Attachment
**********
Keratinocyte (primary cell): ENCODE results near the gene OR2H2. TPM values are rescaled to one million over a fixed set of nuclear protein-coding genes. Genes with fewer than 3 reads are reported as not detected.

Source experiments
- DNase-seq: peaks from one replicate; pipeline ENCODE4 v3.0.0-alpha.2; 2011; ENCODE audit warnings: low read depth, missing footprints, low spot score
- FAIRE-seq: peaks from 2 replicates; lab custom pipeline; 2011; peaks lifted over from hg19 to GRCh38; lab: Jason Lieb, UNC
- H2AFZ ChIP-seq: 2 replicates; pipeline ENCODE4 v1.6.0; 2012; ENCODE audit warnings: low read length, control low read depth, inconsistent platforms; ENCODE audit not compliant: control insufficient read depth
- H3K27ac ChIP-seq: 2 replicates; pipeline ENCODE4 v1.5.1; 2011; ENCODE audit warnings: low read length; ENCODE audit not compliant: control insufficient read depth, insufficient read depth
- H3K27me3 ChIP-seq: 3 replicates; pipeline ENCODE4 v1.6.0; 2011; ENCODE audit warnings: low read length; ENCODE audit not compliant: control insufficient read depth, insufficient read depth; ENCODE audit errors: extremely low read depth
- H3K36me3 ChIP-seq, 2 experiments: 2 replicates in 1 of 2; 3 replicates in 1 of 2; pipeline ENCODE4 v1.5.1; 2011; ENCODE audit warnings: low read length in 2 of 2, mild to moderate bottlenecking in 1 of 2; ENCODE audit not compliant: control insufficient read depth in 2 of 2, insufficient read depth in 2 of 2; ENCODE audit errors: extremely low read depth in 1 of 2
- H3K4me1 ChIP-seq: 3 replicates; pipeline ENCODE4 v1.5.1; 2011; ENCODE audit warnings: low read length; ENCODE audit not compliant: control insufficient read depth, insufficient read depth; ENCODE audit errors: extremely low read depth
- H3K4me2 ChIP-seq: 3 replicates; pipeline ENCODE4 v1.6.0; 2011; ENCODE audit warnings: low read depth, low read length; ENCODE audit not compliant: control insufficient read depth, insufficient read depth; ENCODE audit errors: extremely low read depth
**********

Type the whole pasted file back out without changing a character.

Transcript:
Keratinocyte (primary cell): ENCODE results near the gene OR2H2. TPM values are rescaled to one million over a fixed set of nuclear protein-coding genes. Genes with fewer than 3 reads are reported as not detected.

Source experiments
- DNase-seq: peaks from one replicate; pipeline ENCODE4 v3.0.0-alpha.2; 2011; ENCODE audit warnings: low read depth, missing footprints, low spot score
- FAIRE-seq: peaks from 2 replicates; lab custom pipeline; 2011; peaks lifted over from hg19 to GRCh38; lab: Jason Lieb, UNC
- H2AFZ ChIP-seq: 2 replicates; pipeline ENCODE4 v1.6.0; 2012; ENCODE audit warnings: low read length, control low read depth, inconsistent platforms; ENCODE audit not compliant: control insufficient read depth
- H3K27ac ChIP-seq: 2 replicates; pipeline ENCODE4 v1.5.1; 2011; ENCODE audit warnings: low read length; ENCODE audit not compliant: control insufficient read depth, insufficient read depth
- H3K27me3 ChIP-seq: 3 replicates; pipeline ENCODE4 v1.6.0; 2011; ENCODE audit warnings: low read length; ENCODE audit not compliant: control insufficient read depth, insufficient read depth; ENCODE audit errors: extremely low read depth
- H3K36me3 ChIP-seq, 2 experiments: 2 replicates in 1 of 2; 3 replicates in 1 of 2; pipeline ENCODE4 v1.5.1; 2011; ENCODE audit warnings: low read length in 2 of 2, mild to moderate bottlenecking in 1 of 2; ENCODE audit not compliant: control insufficient read depth in 2 of 2, insufficient read depth in 2 of 2; ENCODE audit errors: extremely low read depth in 1 of 2
- H3K4me1 ChIP-seq: 3 replicates; pipeline ENCODE4 v1.5.1; 2011; ENCODE audit warnings: low read length; ENCODE audit not compliant: control insufficient read depth, insufficient read depth; ENCODE audit errors: extremely low read depth
- H3K4me2 ChIP-seq: 3 replicates; pipeline ENCODE4 v1.6.0; 2011; ENCODE audit warnings: low read depth, low read length; ENCODE audit not compliant: control insufficient read depth, insufficient read depth; ENCODE audit errors: extremely low read depth